Wednesday, October 1, 2014
Inquirer Daily News

Alleged Upper Darby bullies denied release, judge boots media from court

The seven Upper Darby boys, ages 13 to 17, arrested Monday for a videotaped bullying incident that made national headlines, will remain incarcerated at the Delaware County Juvenile Detention Center while awaiting their Feb. 10 hearings, a judge ruled today.

Alleged Upper Darby bullies denied release, judge boots media from court

The seven Upper Darby boys, ages 13 to 17, arrested Monday for a videotaped bullying incident that made national headlines, will remain incarcerated at the Delaware County Juvenile Detention Center while awaiting their next hearing on Feb. 10, a judge ruled today.

Judge Mary Alice Brennan, who took the unusual step of denying the press and others access to an open court proceeding, ordered that the teens undergo a psychological evaluation and risk assessment, according to Public Defender David DiPasqua. The Delaware County District Attorney's Office objected to having today's hearing closed, saying that it is an open proceeding under state law.

The seven teens, who attend the Opportunity Center behind Upper Darby High School, are charged with assault, kidnapping and related offenses for the Jan. 11 bullying of 13-year-old Nadin Khoury. He was dragged on the ground and hanged in a tree and by a 7-foot-tall spiked fence post. It was videotaped on a cell phone.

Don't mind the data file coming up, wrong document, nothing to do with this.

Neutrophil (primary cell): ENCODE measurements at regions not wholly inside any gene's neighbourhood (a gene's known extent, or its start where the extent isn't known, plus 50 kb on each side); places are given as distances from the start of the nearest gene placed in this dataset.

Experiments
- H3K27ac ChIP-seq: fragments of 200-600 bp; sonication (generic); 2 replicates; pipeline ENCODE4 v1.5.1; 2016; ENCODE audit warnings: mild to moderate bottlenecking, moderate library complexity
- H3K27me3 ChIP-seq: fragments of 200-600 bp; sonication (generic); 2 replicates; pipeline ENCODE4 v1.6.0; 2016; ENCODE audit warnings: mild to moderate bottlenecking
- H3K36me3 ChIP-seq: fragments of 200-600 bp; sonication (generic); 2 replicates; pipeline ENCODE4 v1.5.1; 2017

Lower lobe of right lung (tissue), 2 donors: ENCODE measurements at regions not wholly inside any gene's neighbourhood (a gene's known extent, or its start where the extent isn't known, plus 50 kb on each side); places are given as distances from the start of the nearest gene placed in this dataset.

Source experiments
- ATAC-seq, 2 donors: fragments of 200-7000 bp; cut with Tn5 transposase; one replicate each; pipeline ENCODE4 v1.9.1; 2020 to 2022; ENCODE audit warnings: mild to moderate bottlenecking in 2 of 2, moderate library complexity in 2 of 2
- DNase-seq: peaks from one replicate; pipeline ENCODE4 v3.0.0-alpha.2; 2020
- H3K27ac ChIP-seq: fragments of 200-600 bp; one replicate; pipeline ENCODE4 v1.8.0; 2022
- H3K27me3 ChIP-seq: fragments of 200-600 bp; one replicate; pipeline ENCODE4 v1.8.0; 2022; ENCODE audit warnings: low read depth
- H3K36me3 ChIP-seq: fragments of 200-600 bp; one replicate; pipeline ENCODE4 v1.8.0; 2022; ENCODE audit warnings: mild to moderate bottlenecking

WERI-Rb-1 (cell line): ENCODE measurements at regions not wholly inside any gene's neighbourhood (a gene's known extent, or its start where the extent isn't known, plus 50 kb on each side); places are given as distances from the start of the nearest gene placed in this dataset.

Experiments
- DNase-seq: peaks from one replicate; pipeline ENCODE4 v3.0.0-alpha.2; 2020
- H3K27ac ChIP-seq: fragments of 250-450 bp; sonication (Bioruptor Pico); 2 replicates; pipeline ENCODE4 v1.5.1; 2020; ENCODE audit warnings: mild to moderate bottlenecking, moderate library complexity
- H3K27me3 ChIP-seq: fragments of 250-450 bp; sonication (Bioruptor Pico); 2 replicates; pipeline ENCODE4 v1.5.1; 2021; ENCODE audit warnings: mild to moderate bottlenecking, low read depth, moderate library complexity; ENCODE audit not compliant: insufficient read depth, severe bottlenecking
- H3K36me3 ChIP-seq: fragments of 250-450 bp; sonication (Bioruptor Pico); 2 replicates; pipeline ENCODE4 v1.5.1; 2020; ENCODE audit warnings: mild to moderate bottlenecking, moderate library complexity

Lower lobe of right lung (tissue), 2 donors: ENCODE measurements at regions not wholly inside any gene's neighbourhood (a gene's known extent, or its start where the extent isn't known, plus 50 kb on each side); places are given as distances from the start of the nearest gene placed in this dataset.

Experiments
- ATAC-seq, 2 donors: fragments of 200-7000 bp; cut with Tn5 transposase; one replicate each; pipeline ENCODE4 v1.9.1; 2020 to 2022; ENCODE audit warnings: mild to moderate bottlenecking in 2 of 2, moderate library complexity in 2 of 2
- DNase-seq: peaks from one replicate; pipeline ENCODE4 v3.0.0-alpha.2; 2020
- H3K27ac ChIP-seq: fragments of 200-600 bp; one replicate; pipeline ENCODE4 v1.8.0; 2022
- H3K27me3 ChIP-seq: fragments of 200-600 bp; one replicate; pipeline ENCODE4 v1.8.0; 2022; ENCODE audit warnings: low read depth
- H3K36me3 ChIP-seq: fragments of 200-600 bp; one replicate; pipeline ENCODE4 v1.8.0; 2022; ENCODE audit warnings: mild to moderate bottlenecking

Brennan, a former district judge in Upper Darby, has previously served as special counsel for the Upper Darby School District.

More coverage
Video: Teenage bullies
Image Gallery: Upper Darby bullying

Today's hearing was conducted by videoconference because the teens are at the detention center in Lima. Before the news media was removed from the courtroom, a 14-year-old defendant said into the camera: "If you see my mother, can you tell her I love her?"

The boy's attorney, Geoffrey Seay, said outside the courtroom that he hopes his client will be released to his mother and grandmother after next week's hearing. He had asked that he be released today.

"I don't know that they can make out all those charges," Seay said, adding: "At this point, I've seen as much video as everybody else and all I see is blurs, so I can't say what, if anything, my client may have done."

"Certainly, it's repulsive to all of us," Seay said of the video.

About this blog
In The Daily Delco blog, Daily News reporters William Bender and Stephanie Farr dig up all the dirt - from crazy crimes to political malfeasance and everything in between - in Delaware County.

E-mail tips to Bender at benderw@phillynews.com or call him at 215-964-2099. Follow him on Twitter: @wbender99

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